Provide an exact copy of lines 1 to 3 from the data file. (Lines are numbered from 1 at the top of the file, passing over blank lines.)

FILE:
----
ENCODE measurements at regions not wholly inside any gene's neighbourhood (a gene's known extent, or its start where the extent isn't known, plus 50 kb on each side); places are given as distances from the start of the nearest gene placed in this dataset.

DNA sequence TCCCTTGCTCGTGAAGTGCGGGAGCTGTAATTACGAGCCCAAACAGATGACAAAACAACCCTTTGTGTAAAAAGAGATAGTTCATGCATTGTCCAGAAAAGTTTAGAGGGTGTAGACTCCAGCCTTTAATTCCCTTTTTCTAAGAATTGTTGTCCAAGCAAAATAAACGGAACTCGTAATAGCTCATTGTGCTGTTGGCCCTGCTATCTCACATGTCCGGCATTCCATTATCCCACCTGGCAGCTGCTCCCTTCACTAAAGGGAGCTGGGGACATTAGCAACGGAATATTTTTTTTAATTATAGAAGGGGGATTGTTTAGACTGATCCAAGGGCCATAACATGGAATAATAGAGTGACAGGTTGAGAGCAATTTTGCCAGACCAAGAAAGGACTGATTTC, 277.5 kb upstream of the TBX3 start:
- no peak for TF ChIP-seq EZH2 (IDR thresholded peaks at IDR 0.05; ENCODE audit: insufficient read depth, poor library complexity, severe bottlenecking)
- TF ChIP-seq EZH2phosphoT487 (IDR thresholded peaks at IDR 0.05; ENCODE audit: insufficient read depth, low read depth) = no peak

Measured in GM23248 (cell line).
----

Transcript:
ENCODE measurements at regions not wholly inside any gene's neighbourhood (a gene's known extent, or its start where the extent isn't known, plus 50 kb on each side); places are given as distances from the start of the nearest gene placed in this dataset.

DNA sequence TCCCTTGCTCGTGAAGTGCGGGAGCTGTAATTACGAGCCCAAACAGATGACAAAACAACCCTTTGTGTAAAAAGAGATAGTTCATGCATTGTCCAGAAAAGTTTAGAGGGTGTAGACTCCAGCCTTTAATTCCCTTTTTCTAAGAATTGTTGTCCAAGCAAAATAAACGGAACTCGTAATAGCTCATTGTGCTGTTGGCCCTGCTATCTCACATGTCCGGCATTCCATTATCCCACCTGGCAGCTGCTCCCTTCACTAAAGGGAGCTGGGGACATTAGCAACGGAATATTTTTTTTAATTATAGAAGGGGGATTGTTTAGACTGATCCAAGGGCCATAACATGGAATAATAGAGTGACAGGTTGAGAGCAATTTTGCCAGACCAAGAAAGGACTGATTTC, 277.5 kb upstream of the TBX3 start:
- no peak for TF ChIP-seq EZH2 (IDR thresholded peaks at IDR 0.05; ENCODE audit: insufficient read depth, poor library complexity, severe bottlenecking)